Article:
R-E-S-P-E-C-T

Patient Reports of Disrespect in the Health Care Setting and Its Impact on Care

Published in: Journal of Family Practice, v. 53, no. 9, Sep. 2004, p. 721-730

Posted on RAND.org on January 01, 2004

by Janice C. Blanchard, Nicole Lurie

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This article was published outside of RAND. The full text of the article can be found at the link above.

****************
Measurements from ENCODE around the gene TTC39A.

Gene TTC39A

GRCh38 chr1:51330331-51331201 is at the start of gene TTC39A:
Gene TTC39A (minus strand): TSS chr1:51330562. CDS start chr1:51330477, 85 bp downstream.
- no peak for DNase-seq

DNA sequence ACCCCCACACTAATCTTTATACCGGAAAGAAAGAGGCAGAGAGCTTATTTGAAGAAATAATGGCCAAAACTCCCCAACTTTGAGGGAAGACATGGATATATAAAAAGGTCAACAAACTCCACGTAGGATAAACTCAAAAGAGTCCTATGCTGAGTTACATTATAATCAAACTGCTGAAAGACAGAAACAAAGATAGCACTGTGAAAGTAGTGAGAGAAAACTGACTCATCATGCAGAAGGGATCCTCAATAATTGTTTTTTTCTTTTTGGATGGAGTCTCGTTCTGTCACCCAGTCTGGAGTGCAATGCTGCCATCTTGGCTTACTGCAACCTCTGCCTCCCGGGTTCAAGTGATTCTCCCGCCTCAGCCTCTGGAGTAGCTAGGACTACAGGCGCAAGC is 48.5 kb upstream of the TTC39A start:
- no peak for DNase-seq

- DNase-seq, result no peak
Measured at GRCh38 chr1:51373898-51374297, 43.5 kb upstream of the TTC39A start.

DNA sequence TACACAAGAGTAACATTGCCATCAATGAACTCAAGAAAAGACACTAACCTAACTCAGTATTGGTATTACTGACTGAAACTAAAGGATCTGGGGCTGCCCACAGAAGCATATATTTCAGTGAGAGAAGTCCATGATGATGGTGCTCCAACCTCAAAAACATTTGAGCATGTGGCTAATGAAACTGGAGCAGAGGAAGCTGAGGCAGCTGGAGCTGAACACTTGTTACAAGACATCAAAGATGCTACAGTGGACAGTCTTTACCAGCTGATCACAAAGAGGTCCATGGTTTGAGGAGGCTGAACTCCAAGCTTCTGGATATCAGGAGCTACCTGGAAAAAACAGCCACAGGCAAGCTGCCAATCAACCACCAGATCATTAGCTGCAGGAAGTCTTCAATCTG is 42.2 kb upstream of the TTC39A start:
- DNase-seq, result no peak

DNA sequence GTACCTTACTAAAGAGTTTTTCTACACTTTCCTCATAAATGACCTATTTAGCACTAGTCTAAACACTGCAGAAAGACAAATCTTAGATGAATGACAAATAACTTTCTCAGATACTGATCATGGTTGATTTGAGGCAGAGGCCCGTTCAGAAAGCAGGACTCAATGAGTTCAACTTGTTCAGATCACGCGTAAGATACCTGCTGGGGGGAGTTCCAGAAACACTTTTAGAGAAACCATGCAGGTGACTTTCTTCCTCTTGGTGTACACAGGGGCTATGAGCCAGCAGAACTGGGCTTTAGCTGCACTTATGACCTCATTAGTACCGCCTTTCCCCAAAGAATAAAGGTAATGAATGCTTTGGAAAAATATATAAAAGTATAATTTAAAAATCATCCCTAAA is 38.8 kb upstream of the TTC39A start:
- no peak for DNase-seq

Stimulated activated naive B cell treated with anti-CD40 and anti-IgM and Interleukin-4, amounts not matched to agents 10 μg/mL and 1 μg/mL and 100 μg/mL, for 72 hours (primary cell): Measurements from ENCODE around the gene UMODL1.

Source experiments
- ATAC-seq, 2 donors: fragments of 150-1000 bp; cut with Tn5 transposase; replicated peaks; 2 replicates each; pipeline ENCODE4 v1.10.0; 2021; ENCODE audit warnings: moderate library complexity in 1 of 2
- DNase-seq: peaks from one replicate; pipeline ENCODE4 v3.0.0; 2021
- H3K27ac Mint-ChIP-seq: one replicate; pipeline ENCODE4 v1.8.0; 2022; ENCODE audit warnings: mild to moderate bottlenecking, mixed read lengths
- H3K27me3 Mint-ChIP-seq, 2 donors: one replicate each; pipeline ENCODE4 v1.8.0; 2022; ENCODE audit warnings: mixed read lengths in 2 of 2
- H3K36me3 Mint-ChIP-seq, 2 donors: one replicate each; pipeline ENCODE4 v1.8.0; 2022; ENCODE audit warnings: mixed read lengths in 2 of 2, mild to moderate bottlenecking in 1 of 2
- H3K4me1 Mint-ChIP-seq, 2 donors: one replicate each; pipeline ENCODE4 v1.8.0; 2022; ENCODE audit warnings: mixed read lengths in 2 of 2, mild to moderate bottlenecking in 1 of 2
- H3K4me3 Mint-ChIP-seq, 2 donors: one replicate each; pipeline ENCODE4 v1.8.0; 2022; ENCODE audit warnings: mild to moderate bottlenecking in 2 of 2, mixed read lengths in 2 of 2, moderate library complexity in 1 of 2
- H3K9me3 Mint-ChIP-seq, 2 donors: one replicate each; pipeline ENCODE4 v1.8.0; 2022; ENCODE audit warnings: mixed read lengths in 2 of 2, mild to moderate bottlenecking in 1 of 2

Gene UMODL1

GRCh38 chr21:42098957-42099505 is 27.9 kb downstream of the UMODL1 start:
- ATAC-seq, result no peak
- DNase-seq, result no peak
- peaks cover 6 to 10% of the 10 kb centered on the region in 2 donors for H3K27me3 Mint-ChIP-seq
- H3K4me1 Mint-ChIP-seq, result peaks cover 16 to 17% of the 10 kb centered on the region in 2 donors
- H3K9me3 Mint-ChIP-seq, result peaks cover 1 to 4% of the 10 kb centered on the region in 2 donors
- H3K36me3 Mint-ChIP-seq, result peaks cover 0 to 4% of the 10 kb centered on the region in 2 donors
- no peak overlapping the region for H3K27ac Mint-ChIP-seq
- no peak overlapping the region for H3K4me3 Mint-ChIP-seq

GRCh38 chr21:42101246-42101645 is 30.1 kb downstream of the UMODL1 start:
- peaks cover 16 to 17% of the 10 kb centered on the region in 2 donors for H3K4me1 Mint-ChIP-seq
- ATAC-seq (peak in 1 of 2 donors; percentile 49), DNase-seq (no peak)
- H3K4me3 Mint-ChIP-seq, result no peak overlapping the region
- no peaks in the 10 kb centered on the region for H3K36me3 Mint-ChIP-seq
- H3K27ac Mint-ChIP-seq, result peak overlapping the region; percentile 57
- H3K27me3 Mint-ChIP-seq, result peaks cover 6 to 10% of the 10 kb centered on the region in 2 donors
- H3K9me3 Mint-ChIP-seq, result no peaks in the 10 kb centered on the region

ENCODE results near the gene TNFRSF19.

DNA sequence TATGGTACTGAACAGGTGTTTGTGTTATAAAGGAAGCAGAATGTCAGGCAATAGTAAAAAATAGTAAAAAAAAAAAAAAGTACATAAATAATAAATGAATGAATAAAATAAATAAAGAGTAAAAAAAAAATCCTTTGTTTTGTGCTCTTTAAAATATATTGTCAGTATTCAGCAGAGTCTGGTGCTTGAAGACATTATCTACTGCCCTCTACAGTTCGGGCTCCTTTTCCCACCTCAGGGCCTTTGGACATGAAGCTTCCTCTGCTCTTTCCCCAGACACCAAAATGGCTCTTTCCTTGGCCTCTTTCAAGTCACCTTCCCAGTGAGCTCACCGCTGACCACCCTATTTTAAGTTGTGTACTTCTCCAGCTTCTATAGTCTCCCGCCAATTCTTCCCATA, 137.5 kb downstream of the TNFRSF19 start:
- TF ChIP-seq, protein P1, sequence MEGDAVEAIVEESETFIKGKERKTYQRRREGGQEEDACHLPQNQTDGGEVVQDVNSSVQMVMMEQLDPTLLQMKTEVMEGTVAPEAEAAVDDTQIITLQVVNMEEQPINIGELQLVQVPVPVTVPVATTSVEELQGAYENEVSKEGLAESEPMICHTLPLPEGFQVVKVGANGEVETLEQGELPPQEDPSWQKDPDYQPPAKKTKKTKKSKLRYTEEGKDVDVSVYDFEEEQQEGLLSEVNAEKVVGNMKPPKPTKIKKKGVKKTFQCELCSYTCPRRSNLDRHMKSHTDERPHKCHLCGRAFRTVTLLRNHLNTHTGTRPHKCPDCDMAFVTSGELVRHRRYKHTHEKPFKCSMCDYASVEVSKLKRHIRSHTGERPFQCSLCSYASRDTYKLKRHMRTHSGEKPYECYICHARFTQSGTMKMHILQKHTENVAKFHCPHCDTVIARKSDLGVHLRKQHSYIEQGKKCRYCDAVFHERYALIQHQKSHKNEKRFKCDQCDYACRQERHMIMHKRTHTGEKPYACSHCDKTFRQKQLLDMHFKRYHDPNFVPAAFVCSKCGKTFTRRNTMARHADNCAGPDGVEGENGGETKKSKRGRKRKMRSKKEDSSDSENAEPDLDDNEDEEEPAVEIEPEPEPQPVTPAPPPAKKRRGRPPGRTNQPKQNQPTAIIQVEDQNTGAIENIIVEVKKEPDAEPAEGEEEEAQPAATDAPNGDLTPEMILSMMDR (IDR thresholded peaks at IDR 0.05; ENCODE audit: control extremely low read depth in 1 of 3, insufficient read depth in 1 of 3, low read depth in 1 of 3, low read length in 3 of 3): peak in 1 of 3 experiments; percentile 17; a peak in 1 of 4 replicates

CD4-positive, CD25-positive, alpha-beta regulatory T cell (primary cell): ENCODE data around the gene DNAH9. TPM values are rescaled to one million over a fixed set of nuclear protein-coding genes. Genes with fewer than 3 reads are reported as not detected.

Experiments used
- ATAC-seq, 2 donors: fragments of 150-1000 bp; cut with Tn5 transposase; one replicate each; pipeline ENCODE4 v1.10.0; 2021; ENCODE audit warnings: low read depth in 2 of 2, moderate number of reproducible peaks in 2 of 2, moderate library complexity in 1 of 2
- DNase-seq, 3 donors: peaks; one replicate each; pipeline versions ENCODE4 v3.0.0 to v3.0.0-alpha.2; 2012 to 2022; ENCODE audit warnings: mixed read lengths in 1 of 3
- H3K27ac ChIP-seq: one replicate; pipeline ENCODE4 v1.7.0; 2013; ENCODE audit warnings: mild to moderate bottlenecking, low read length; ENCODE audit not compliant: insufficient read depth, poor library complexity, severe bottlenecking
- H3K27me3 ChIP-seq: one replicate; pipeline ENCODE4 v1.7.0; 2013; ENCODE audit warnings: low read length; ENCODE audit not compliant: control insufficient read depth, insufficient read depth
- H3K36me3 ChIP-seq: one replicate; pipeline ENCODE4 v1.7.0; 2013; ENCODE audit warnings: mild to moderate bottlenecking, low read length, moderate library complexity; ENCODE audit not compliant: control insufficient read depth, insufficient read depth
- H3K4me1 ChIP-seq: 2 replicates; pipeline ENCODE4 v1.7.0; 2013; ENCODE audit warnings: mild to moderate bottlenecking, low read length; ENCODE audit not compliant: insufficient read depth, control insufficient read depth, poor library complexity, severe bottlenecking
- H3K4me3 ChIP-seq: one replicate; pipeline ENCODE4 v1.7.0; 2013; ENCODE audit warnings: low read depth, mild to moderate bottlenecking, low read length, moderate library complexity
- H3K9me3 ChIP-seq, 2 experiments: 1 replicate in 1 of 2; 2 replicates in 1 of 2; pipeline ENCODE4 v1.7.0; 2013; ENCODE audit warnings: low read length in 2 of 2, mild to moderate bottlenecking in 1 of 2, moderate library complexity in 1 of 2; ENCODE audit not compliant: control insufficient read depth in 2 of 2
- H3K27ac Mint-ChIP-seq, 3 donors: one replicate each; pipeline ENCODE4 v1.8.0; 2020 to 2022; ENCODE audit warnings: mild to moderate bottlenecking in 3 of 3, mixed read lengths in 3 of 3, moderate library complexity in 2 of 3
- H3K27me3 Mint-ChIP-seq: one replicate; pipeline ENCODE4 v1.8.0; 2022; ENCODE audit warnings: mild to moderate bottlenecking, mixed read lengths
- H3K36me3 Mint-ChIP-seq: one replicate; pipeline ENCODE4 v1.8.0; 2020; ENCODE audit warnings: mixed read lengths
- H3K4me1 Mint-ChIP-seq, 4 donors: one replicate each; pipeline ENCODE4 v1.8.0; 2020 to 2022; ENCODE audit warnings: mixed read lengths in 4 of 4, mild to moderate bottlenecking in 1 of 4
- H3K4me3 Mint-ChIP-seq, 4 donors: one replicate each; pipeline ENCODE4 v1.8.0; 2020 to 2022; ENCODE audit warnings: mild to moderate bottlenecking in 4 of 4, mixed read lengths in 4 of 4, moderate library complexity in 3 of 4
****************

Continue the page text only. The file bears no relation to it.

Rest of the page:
OBJECTIVE: The health care encounter is a setting in which racial/ethnic disparities can arise. Patients who experience disrespect in this encounter may be less likely to use health care services that improve outcomes. The objective of this study was to examine factors in the health care encounter and to model how negative perceptions of the encounter influence health care utilization. DESIGN, SUBJECTS, AND SETTING: Data were derived from the Commonwealth Fund 2001 Health Care Quality Survey, a nationwide random-digit-dial survey of 6722 adults, conducted between April 30 and November 5, 2001. Bivariate and multivariate analyses were performed on weighted data. MAIN OUTCOME MEASURES: Measures of negative perceptions of the patient-provider relationship included feelings of being treated with disrespect or being looked down upon, a belief that unfair treatment was received due to race or language spoken, and a belief that better treatment would have been received had the respondent had been of a different race. Measures of utilization included receipt of a physical exam within the prior year, receipt of optimal cancer screening and recommended elements of chronic disease care, delay of needed care, and not following the doctor's advice. MAIN RESULTS: Minorities were significantly more likely to report being treated with disrespect or being looked down upon in the patient-provider relationship. Specifically, 14.1% of blacks (P-.06), 19.4% of Hispanics (P<.001), and 20.2% if Asians (P<.001) perceived being treated with disrespect or being looked down upon, compared with only 9.4% of whites. Persons who thought that they would have received better treatment if they were of a different race were significantly less likely to receive optimal chronic disease screening and more likely to not follow the doctor's advice or put off care (P<.01.) CONCLUSIONS: Perceptions of disrespect or of receiving unfair treatment within the patient-provider relationship are prevalent, particularly among racial/ethnic minorities. Such negative perceptions influence health care utilization and may contribute to existing health disparities.

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